Merhaba Turkey!

21st Jun 2019
Photo of Merhaba Turkey! by Kapil Thapliyal

Whether it is the secretly illustrated book for Sultan Murad of 16th century Ottoman empire which Pamuk's miniaturists are killing over or the 30th June LGBTQ parades in Erdogan's capital, Turkey's flirtations with changing mores that often conflict with religion or tradition have continued to enrich a society that is both old and new.

After many years of gestation, the idea of an Anatolian sojourn finally fructified in the summer of 2019. A recently launched direct flight between New Delhi and Istanbul made it evermore realizable and a birthday dinner get-together gave shape to a 10 day long (actually short for a country that is a museum in its entirety) trip with friends to Turkiye.

Although our original direct 6 hr flight turned into a hopping 10 hr ordeal, the company of good friends and red wine in paper cups made it worthwhile. We arrived at the new Istanbul airport on the Black sea which is an understatement for gigantic. Posh terminals, tons of shops and never-ending walkways is a more adequate description in my view. I did some quick online shopping while we waited for our connection to Kayseri. An hour and ten minutes later, we were hailing cabs and collecting our bags at the largest airport of the central Anatolian region, very much in the geographical heart of Turkey. A long day of flying and checking in and out of bags came to a close a little past midnight in Ibis, Kayseri which is less than 5 km from the airport. A fine 3 star hotel with great value for transit tourists like ourselves.

Next morning, we were picked up by our transfer service in a traveller van to bring us to the first proper pitstop on our itinerary. Welcome to Goreme, Cappadocia! A small village/ town in the middle of strange rock formations, Goreme has turned into a tourist hub, thanks to those enormous hot air balloons you see on postcards. Other than the rock formations themselves, the balloon business is the only reason that brings throngs of tourists from around the world to this small town of a little over 2000 residents. The entire municipality is littered with big and small cave hotels which are mostly family run businesses. These so called cave hotels are usually extensions of the original caves left behind all over this region by Christian minorities of a different era who used them as shelters during times of war, invasion or persecution by the new Islamic rulers of Turkey. Our first lesson in the grim history of religious persecution that this country has seen so much of. Today, there are tours designed around the different land formations and underground cave cities, named after colors and led by a state certified tour guide who takes you through glimpses of this sordid past with humor and subtle demands for tips.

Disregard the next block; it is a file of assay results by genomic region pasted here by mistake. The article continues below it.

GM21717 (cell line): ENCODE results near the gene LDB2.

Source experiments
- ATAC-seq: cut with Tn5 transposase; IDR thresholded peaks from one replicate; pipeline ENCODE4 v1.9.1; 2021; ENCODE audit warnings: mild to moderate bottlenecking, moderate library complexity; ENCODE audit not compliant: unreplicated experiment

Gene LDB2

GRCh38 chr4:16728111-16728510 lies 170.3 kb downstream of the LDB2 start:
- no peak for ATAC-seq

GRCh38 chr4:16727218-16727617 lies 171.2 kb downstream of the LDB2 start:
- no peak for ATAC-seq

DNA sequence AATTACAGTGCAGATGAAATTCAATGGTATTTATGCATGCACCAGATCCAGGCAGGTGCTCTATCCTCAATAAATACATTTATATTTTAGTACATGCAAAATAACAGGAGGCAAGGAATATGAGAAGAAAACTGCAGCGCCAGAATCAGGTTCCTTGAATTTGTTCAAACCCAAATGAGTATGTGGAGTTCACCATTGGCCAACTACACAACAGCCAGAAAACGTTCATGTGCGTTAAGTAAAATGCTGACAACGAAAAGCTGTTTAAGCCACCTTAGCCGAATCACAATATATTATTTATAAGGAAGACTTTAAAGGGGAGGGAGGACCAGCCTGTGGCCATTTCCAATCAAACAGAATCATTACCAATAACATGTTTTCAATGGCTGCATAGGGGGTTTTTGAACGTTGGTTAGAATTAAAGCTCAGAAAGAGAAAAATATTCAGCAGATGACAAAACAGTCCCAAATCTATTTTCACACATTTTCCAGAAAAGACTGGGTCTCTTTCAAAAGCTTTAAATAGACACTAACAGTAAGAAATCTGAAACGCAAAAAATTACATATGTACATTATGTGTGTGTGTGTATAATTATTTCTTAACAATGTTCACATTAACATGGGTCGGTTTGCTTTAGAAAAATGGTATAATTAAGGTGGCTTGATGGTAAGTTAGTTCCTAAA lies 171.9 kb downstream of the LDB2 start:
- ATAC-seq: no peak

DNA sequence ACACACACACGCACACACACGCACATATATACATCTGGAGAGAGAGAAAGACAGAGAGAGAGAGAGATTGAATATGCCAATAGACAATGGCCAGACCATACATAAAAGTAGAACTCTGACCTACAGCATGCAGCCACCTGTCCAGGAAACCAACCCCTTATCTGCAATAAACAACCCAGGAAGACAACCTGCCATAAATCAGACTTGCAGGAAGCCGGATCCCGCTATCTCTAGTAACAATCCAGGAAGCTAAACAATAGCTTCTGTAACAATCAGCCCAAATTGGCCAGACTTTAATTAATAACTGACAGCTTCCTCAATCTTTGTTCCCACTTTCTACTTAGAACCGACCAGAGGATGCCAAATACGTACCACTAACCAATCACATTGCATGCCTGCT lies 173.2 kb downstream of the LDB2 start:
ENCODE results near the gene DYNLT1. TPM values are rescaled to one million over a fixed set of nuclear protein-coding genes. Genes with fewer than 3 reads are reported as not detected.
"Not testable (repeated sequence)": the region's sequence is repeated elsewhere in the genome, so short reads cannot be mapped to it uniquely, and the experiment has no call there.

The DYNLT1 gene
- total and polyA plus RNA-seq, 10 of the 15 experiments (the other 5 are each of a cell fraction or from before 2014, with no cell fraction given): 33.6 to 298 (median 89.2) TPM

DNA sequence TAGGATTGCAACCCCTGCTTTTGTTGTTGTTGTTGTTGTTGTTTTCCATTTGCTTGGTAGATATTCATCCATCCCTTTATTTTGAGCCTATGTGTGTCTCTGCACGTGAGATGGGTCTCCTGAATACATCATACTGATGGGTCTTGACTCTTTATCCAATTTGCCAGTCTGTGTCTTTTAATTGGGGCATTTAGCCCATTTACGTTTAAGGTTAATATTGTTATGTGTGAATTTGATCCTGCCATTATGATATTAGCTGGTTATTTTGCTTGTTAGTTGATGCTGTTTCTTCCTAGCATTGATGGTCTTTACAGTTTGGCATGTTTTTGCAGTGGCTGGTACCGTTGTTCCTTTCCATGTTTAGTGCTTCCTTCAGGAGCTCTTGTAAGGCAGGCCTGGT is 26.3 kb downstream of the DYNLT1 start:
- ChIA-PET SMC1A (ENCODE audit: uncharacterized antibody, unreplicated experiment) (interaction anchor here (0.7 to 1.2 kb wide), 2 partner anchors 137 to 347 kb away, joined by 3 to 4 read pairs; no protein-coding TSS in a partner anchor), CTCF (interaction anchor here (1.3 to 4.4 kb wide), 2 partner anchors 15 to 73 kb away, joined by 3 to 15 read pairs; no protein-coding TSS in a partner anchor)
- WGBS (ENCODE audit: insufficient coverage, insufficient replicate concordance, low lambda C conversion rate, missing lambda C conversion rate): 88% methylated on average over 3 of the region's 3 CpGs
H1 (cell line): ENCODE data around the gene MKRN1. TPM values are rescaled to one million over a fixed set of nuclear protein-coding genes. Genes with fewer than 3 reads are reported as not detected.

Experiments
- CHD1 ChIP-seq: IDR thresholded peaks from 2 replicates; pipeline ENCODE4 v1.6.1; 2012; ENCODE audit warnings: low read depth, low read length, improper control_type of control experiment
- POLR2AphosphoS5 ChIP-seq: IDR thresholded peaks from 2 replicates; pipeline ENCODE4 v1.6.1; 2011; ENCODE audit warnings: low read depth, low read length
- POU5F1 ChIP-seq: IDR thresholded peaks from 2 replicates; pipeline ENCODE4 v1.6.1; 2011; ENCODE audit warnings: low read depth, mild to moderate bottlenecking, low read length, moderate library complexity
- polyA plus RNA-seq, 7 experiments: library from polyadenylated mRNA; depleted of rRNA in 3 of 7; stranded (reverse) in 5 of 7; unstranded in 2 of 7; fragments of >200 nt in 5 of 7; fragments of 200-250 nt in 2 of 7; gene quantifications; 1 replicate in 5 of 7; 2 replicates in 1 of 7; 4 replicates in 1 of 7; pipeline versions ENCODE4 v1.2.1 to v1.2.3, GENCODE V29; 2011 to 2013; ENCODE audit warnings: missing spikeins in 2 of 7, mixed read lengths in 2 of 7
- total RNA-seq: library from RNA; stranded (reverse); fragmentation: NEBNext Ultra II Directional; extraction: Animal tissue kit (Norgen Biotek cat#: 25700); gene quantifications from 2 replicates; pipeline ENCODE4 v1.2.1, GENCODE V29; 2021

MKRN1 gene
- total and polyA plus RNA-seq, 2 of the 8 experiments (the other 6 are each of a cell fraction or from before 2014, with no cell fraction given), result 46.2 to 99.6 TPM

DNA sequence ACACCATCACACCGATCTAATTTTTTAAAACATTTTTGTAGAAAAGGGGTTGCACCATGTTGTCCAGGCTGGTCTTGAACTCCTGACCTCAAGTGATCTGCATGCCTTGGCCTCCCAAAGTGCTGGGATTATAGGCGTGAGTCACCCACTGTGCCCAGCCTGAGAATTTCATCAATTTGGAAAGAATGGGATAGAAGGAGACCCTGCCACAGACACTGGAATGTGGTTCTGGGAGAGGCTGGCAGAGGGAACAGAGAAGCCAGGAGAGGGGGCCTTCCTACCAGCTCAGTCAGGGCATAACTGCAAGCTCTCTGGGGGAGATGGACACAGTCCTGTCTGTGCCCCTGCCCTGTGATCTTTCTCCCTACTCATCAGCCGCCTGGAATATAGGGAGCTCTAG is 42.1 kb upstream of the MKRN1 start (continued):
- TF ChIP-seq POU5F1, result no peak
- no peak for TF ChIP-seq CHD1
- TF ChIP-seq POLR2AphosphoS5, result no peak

Emerging from Derinkuyu, the deepest underground cave city in the region, you will notice an old derelict church in the middle of the village plaza that nobody has bothered to enter in hundreds of years perhaps. The windows are boarded up and the gong is missing it's bell. Surrounded by overgrown grass and bush this little stone structure serves as a reminder of a time gone by as well as the futility of a place of worship. After all, who needs a Christian altar in Derinkuyu today. The gods of Derinkuyu rest elsewhere.

Day 1

A derelict oddity

Photo of Bayramlı, Derinkuyu Underground City, Niğde Caddesi, Derinkuyu/Nevşehir, Turkey by Kapil Thapliyal

Do not enter if you are above 6 foot

Photo of Bayramlı, Derinkuyu Underground City, Niğde Caddesi, Derinkuyu/Nevşehir, Turkey by Kapil Thapliyal

The lucky damsel (second from left); her husband (second from right) not at all annoyed.

Photo of Ihlara Vadisi, Ihlara/Güzelyurt/Aksaray, Turkey by Kapil Thapliyal
Day 2

Men at work

Photo of Cappadocia Voyager Balloons, Müze Caddesi, Göreme/Nevşehir Merkez/Nevşehir, Turkey by Kapil Thapliyal

The Anatolian canvas

Photo of Hot Air Balloon Cappadocia, Göreme/Nevşehir Merkez/Nevşehir Merkez/Nevşehir, Turkey by Kapil Thapliyal

Fairy chimneys or pointy dicks?!

Photo of Tekelli, Fairy Chimneys Cappadocia, Göreme-Uçhisar Yolu, Uçhisar/Nevşehir Merkez/Nevşehir, Turkey by Kapil Thapliyal
Day 3

Bridge over Kizmilrak, Avanos

Photo of Avanos, Nevşehir, Turkey by Kapil Thapliyal

High point, Uchisar castle

Photo of Tekelli, Uchisar Castle, Uçhisar/Nevşehir Merkez/Nevşehir, Turkey by Kapil Thapliyal

The whirling dervishes of clay

Photo of Tekelli, Uchisar Castle, Uçhisar/Nevşehir Merkez/Nevşehir, Turkey by Kapil Thapliyal

Fresh produce, Avanos style

Photo of Tekelli, Uchisar Castle, Uçhisar/Nevşehir Merkez/Nevşehir, Turkey by Kapil Thapliyal
Day 4

The imposing amphitheater, Hierapolis

Photo of Hierapolis, Pamukkale/Denizli, Turkey by Kapil Thapliyal

Next to the Cotton castle (Pamukkale travertines)

Photo of Pamukkale, Denizli, Turkey by Kapil Thapliyal

One of the activities to fill your day at Pamukkale

Photo of Pamukkale, Denizli, Turkey by Kapil Thapliyal

So glad we stumbled upon this tiny Gozleme place in Pamukkale. Gozleme comes closest to stuffed parantha and is best enjoyed with yogurt.